January 9, 2018

Making an appointment to a position to take effect on a specified date in the future

Making an appointment to a position to take effect on a specified date in the future
Farrell v City of
Kingston, 2017 NY Slip Op 09214, Appellate Division, Third Department

In 2015, Shayne Gallo, the City of Kingston's then-Mayor, appointed Robert Farrell to the position of sergeant, effective January 10, 2016, and Kirk Strand to the position of lieutenant effective January 3, 2016.

On January 1, 2016, Steve Noble was sworn in as the City's new mayor and on January 2, 2016, the City's Police Citizens Advisory Board [PCAB] met and voted to rescind the Strand and Farrell appointments as invalid.

On January 9, 2016, Noble appointed three other officers, Richard Negron, Andrew Zell and Brian Lowe, as sergeants but did not make an appointment to the lieutenant position.*

In April 2016, Strand and Farrell [Petitioners] commenced this combined CPLR Article 78 proceeding and plenary action, contending, among other things, that the PCAB's rescission of their respective appointments should be vacated. Petitioners alleged that the Gallo  appointments should be deemed valid on the ground that Mayor was the appointing authority pursuant to the City of Kingston Charter and thus the PCAB  action was, in effect, ultra virus, without lawful authority, to rescind those appointments.**

Supreme Court granted the City's motion in its entirety, dismissing Petitioners' first three causes of action for failure to join certain necessary parties and dismissing Petitioners' employment discrimination cause of action for failure to file a notice of claim. Petitioners appealed.

Citing Morgan v de Blasio, 29 NY3d 559, the Appellate Division held that Supreme Court ruling that Negron, Zell, Lowe, Robertson and Burkert were necessary parties to the subject proceeding, explaining that  "any individual or entity who might be inequitably affected by a judgment in a proceeding, or who ought to be a party if complete relief is to be accorded between those who are parties to the proceeding, shall be named as a necessary party." The Appellate Division pointed out that were Farrell to obtain an annulment of the rescission of his appointment as sergeant and be reinstated to that position, either Negron, Zell or Lowe stand to be displaced from their promotion to sergeant.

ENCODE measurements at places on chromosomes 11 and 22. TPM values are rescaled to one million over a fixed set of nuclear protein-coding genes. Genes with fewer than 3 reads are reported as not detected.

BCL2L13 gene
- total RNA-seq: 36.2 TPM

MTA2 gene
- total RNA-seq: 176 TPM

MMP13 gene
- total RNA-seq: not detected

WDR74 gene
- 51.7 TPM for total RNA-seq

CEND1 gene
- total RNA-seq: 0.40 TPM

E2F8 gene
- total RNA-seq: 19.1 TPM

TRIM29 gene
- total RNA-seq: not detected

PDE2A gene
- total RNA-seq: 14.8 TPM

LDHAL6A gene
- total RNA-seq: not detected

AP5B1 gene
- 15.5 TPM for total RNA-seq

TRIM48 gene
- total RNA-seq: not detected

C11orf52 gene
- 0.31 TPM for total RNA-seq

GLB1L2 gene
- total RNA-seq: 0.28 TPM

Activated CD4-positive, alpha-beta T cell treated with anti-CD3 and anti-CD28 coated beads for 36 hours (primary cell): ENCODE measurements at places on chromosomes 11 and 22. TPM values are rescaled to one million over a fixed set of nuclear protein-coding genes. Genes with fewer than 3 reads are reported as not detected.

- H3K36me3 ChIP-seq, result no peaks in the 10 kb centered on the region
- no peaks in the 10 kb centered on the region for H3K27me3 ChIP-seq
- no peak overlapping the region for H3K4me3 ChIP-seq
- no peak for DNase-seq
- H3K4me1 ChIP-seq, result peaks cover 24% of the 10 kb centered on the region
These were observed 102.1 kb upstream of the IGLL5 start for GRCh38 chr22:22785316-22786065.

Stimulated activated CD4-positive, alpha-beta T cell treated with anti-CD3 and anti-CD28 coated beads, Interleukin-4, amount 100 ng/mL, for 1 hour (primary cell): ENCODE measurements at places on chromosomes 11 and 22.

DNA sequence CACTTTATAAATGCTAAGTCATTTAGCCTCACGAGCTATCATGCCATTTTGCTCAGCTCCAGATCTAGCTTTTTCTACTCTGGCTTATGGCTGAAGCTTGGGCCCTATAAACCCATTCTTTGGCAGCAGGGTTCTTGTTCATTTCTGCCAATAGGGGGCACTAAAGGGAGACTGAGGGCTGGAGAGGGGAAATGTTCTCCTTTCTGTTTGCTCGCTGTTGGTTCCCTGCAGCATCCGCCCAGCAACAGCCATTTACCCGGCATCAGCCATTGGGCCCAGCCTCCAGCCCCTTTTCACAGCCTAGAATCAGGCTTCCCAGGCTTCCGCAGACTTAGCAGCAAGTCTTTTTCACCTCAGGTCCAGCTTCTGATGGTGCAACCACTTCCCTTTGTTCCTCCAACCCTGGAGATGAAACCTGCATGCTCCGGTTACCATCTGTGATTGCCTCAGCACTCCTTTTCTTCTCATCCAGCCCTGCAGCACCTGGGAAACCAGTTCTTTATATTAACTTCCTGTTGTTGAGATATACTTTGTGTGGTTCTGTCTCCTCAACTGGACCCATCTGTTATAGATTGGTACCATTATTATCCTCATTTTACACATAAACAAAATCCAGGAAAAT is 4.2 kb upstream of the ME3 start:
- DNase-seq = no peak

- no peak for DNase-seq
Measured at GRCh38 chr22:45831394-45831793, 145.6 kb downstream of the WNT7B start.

By the same token, the Appellate Division opined that should Strand prevail with respect to his appointment to lieutenant and be reinstated to that position, Burkert and Roberston, as two of the top three candidates listed for promotion to the position of lieutenant "would lose their right to consideration for that post" and thus they are necessary parties with respect to an appointment to the position of lieutenant.

The Appellate Division also ruled that because Negron, Zell, Lowe, Robertson and Burkert are necessary parties and are subject to Supreme Court's jurisdiction insofar as they were employees of the City of Kingston Police Department at the time of commencement of this proceeding, the court should have ordered them joined and remitted the matter to Supreme Court to order Negron, Zell, Lowe, Robertson and Burkert to be joined as necessary parties.